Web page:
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The survivor in contemporary culture and public discourse: a genealogy

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This article sketches a genealogy examining the production of the concept of “the survivor” in contemporary culture and public discourse across five discursive sites in mainly western (particularly Anglo-American) cultures: the Holocaust, psychotherapy, feminist discourses of childhood and sexual abuse, reality TV, and discourses of health and illness. It argues that the survivor has become a meaningfully visible, cultural notion and a desirable role that individuals are encouraged to assume, rendering the categories of victim and the dead false and illegitimate. The article concludes by arguing for the need in contemporary public and highly mediated space to expand the range of explanatory frameworks through which individuals, especially those experiencing suffering, come to think, judge, and act.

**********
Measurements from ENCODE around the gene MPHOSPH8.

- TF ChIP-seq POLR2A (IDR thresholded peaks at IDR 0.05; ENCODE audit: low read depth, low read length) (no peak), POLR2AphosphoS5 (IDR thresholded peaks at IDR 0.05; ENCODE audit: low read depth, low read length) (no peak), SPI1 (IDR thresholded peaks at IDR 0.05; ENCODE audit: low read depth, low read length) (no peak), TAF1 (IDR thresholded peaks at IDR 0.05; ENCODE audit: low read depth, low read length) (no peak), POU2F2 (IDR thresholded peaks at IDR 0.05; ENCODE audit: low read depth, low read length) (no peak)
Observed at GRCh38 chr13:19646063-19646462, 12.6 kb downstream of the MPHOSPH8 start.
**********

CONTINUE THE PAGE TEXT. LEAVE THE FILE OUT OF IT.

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en

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http://eprints.lse.ac.uk/24883/

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